About the Cemetery
By the mid-nineteenth century the volume of London's dead was causing considerable public concern. In 1850, the idea of a great metropolitan cemetery, situated in the suburbs and large enough to contain all of London's dead for ever, was promoted. In 1850 an interested group formed
the London Necropolis & National Mausoleum Company, established by Act of Parliament in June 1852.
The former Anglican Chapel of 1854
2,000 acres of Woking's common land was purchased from Lord Onslow. Some 500 acres were initially planted out for the Cemetery at the western end of this estate. As Brookwood could be reached cheaply and conveniently only by railway, the London & South Western Railway was engaged to convey coffins and mourners from a private station adjacent to Waterloo down into the Cemetery. At Brookwood there were two stations, one for the Nonconformist sections, the other for the Anglican areas. Brookwood Cemetery was consecrated by the Bishop of Winchester on 7 November 1854 and opened to the public on 13 November 1854.
In 1854, Brookwood was the largest Cemetery in the world. Today this is no longer true, but it remains the largest Cemetery in the UK, and is probably the biggest in Western Europe. Since 1854, some 235,000 people have been buried there.
Plots were reserved for use by parishes (eg: St Anne's Soho), or by various guilds and organisations (eg: the Oddfellows' Society). Individuals had complete freedom over the site and position of their grave, provided they could afford the plot.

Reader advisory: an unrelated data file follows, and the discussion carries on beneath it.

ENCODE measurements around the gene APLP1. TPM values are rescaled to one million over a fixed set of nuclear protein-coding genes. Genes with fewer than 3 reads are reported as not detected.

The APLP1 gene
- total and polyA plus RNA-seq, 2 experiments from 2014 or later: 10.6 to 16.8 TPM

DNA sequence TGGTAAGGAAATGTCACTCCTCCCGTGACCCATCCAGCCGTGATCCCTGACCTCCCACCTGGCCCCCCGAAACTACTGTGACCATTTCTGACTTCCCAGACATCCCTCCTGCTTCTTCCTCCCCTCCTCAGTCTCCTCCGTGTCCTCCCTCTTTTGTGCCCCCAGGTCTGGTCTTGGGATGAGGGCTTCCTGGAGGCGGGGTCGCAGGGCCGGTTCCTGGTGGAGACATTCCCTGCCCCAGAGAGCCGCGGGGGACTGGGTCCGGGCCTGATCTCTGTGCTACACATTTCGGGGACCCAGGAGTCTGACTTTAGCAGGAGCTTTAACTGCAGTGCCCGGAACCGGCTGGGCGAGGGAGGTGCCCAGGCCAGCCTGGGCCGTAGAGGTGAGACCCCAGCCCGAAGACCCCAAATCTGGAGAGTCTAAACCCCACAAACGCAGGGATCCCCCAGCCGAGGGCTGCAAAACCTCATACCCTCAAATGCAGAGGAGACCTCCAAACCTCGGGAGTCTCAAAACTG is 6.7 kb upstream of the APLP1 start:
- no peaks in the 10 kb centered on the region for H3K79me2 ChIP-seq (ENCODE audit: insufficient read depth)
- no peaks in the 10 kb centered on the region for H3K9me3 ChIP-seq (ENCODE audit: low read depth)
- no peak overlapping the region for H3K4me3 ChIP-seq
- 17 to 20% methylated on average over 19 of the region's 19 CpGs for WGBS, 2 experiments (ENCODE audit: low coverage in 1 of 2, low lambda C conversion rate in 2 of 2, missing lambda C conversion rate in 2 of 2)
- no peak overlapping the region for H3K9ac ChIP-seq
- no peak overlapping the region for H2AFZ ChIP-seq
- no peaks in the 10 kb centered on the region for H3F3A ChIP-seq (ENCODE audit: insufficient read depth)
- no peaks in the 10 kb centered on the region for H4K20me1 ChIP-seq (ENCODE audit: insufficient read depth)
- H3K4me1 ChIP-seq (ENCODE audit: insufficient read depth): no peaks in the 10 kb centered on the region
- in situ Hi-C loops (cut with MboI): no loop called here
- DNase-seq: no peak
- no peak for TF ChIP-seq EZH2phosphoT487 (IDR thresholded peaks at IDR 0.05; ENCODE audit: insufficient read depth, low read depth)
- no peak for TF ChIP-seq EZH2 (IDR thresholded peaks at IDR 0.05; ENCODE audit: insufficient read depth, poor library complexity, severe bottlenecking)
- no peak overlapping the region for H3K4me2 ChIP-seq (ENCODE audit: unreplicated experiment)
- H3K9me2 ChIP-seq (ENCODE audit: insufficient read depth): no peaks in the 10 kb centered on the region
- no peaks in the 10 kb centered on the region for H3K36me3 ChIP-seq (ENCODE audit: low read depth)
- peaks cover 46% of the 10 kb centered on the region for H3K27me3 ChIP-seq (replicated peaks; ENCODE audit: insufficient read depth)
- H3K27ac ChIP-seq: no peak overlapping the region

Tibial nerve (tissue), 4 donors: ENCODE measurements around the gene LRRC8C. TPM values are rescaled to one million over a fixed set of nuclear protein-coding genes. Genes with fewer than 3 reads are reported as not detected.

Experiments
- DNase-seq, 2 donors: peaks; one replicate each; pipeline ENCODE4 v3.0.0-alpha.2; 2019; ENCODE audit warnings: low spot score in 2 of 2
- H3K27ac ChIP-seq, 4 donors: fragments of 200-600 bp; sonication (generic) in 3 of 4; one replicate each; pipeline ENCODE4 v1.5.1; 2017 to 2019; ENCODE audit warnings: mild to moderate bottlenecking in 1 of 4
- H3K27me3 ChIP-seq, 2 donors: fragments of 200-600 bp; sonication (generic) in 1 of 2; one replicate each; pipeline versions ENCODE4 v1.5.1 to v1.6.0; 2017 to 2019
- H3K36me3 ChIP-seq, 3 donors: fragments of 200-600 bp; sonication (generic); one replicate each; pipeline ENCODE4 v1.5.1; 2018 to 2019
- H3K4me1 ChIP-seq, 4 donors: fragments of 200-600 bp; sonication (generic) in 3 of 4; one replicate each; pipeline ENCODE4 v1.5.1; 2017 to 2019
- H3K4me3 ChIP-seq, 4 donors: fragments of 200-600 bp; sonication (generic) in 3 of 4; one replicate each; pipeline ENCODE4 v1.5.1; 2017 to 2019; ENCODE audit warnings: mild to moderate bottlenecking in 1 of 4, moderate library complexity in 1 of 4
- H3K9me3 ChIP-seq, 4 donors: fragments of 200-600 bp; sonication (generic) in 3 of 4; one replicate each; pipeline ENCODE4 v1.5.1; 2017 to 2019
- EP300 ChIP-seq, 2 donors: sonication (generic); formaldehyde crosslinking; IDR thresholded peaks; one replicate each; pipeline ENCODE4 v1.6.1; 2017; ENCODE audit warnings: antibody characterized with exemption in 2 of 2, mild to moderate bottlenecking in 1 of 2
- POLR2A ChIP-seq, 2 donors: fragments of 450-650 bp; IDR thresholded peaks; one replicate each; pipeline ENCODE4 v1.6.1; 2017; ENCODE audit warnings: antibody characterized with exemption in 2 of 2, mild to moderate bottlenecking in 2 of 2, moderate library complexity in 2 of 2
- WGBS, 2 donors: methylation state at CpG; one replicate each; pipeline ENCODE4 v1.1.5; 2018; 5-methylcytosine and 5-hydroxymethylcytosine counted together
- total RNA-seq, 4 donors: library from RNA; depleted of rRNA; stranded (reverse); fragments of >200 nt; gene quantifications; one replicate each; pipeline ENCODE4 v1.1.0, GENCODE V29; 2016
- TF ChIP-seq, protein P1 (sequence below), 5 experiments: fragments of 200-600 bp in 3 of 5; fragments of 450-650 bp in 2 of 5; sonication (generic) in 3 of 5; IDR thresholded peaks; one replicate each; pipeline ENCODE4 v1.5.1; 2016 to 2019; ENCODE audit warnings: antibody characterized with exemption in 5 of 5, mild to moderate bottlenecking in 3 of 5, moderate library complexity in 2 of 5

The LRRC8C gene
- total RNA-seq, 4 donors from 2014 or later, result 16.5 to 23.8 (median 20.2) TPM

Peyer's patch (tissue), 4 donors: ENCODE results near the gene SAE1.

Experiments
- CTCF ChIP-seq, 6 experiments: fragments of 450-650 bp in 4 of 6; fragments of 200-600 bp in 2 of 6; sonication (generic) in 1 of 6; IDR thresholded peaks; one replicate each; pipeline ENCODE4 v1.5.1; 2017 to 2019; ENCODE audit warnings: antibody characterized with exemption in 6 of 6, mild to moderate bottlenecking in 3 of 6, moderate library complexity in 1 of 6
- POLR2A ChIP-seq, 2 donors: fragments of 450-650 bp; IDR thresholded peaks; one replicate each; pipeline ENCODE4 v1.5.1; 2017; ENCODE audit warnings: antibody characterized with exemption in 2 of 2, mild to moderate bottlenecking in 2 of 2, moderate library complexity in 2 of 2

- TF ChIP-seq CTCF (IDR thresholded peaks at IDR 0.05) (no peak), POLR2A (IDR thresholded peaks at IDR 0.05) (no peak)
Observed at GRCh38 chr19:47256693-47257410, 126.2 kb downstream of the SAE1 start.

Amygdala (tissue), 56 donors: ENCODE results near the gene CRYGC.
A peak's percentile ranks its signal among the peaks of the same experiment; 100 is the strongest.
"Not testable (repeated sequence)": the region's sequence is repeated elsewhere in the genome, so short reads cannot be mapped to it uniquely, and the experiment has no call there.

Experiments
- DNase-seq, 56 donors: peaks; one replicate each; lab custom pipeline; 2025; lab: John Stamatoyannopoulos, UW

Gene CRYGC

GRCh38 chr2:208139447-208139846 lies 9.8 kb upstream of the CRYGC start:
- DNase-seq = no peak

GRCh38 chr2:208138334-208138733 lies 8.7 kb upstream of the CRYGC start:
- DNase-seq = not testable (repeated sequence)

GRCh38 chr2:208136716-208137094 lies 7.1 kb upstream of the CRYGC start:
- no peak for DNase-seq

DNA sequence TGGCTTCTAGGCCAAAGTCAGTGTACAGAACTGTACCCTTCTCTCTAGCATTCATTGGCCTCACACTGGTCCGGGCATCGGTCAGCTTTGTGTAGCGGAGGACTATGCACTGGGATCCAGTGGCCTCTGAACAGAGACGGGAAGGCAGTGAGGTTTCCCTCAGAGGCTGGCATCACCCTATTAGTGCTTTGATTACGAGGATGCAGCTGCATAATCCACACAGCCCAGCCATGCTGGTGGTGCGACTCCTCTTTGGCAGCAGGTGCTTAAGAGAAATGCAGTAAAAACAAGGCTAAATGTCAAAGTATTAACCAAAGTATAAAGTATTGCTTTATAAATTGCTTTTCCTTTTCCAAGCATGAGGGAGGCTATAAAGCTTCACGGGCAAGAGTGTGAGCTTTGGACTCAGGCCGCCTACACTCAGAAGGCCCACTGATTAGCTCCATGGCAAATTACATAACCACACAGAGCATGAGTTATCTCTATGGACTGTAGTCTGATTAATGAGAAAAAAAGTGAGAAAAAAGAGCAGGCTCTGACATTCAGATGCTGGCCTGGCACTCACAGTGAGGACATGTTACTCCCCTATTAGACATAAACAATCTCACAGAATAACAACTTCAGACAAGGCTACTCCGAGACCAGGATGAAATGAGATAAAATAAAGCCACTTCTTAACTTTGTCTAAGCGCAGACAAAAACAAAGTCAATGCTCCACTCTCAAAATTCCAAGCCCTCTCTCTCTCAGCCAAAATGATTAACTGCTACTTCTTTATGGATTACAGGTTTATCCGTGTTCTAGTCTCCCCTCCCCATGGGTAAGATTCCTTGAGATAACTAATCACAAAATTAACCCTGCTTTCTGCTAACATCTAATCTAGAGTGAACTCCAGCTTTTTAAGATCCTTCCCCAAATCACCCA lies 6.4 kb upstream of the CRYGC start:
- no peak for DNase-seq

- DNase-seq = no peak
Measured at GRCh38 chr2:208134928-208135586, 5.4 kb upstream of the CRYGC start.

The cemetery includes a remarkably rich range of burials reflecting all levels of society. Famous burials include those of Charles Bradlaugh (the first atheist to sit in the House of Commons); Dr Robert Knox (one of Burke and Hare's best customers); the artists John Singer Sargent, William and Evelyn De Morgan; and the locomotive engineer Dugald Drummond. Other burials include those of Mrs Edith Thompson (executed at Holloway Prison in 1923), St Edward the Martyr (a Saxon King of England), and Lord Edward Pelham-Clinton (sometime Master of Queen Victoria's household). Elsewhere lie thousands of Londoners buried at the expense of their parish in individual yet unmarked graves.
The military cemeteries, separately administered by the Commonwealth War Graves Commission, were first used in 1917. They were extended substantially during and after the Second World War. The funeral trains stopped running after the London terminus was bombed in April 1941.
The Glades of Remembrance, an area set aside for the reception of cremated remains, was opened in 1950. The Necropolis Company eventually relinquished its interest in the Cemetery (c.1970), and although the grounds have changed hands several times since, it remains privately owned. The St Edward Brotherhood moved into the site of the former Anglican chapels in 1979. This monastic community serves the Church and shrine of St Edward the Martyr and tends a small Orthodox Christian cemetery.
Brookwood is vast - almost rural - and is quite unlike any of the other London cemeteries it was designed to surpass and replace. The bold imaginative planting (which includes several avenues of giant sequoia) has now matured. The Cemetery deserves to be recognised as a site of national historical importance and has the potential to become a World Heritage Site.
Redwoods in the cemetery
Photographs © St Edward Brotherhood and Margaret Hobbs
This site was last updated 16-07-11 © The Brookwood Cemetery Society